In 1949, Ford introduced its first completely redesigned line of cars since the end of WWII, beating the other major automakers to the punch. The Custom nameplate sat at the top of the trim levels, and for 1950, the Standard trim would be renamed Deluxe, with Custom becoming the Custom Deluxe. Over $72 million were spent in the development of the new line of cars, which were an immediate hit, selling well over a million copies the first year. In the first three days alone after the newly design cars were introduced, over 28 million folks (hungry for new cars after the war) crowded into Ford dealers for a look-see. By the end of the first year, Ford had racked up a $177 million profit off of their investment.
Engine options were either the tried-and-true 95hp 226 cu. in. (3.7l) L-head six or the 100hp 239 cu. in. (3.9l) flathead V8. Given the dual Lake Pipes on this car, I’d say the flathead provides motivation. It’s interesting to note that the six actually had more torque than the eight, and would probably be the better engine choice. The transmission was a manual, with an overdrive as an option.
1950 would be the second and last year for the single bullet nose (which has been shaved from this car – to spite its face, perhaps?), and in fact, only very minor changes were made from the ’49 model. In researching the ’49-50 Custom, I learned that the design of the car was derived from concepts out of the offices of George Walker, an independent car stylist of the day. He had first shopped the design to George Mason at Nash-Kelvinator, where it was received with excitement, but due to a communications lapse, no deal was ever signed with Walker. After not hearing anything for some time, Walker took the design to Ford, where it was chosen over a competing design by in-house stylist Bob Gregorie. Mason was furious, and immediately established an in-house design department at Nash to prevent this happening again.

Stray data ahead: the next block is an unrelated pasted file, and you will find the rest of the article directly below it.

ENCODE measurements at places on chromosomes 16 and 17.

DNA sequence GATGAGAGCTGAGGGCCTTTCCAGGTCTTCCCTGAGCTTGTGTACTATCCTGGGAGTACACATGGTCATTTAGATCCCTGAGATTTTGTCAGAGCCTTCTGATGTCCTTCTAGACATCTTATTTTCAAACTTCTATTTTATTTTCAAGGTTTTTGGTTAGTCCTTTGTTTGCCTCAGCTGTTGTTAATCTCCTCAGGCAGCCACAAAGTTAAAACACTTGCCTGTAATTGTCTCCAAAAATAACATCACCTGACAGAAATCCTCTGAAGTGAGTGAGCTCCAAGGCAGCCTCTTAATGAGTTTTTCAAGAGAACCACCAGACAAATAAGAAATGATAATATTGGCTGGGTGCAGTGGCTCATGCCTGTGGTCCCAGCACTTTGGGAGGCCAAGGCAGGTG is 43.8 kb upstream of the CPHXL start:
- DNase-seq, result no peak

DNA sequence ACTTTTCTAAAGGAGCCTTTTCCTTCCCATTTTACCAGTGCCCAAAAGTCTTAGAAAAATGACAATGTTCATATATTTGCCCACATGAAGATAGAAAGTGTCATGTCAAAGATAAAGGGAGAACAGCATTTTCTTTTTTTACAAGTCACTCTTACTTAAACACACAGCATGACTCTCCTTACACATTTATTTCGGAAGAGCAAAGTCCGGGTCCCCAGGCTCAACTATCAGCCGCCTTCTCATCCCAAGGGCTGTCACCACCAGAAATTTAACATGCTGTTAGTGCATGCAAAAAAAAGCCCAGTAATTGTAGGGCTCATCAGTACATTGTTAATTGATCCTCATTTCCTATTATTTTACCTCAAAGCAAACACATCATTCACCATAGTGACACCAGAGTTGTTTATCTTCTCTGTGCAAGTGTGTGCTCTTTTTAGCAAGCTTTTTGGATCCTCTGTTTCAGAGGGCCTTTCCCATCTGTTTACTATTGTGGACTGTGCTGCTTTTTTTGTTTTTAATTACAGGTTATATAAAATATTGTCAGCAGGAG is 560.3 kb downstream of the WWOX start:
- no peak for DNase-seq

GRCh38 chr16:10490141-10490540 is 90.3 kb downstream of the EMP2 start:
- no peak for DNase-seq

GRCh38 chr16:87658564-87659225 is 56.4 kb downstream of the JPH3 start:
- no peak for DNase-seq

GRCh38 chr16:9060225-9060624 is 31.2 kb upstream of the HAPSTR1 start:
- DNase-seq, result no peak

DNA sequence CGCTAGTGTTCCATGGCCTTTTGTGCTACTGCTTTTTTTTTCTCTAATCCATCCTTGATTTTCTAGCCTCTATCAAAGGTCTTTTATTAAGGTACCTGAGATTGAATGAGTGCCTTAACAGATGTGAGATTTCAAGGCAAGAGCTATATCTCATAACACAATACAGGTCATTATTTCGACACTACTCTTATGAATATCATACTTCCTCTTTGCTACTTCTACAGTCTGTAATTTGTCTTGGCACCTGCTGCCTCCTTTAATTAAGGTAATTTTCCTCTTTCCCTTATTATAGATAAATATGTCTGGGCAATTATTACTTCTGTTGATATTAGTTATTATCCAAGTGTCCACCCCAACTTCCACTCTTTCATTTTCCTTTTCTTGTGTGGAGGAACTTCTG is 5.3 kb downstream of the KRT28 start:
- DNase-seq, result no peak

A new 1950 Custom Deluxe Tudor Sedan cost $1,511 (about $14,645 in 2013 dollars). While looking much trimmer on the outside, the interior was actually very roomy, in part because the engine position in the chassis was pushed a full 5″ forward from the previous pre-war designs. Despite having a lower roofline, a man could still safely wear his fedora inside.
The ’49s were not without teething troubles, including handling issues and a noisy ride. Ford advertising for the 1950 models touted “50 Ways New, 50 Ways Finer” in an effort to reassure folks that they had indeed corrected the problems. Sales still fell off quite a bit though, to the tune of around 100,000 fewer 1950 models moving out the dealer doors, 35,000 of those missing sales being Tudor Sedans.
Sock hops were still a few years away when this car rolled off the assembly lines, but I think it does capture the essence of early post-war America with its clean styling, minimal ornamentation and tentative optimism. Aviation and military influences are evident, and would become even more pronounced as the Fifties progressed, to the point of excess on top of exaggeration. If you wanted an honest, simple car from the 1950s, you’d be hard pressed to find a better one.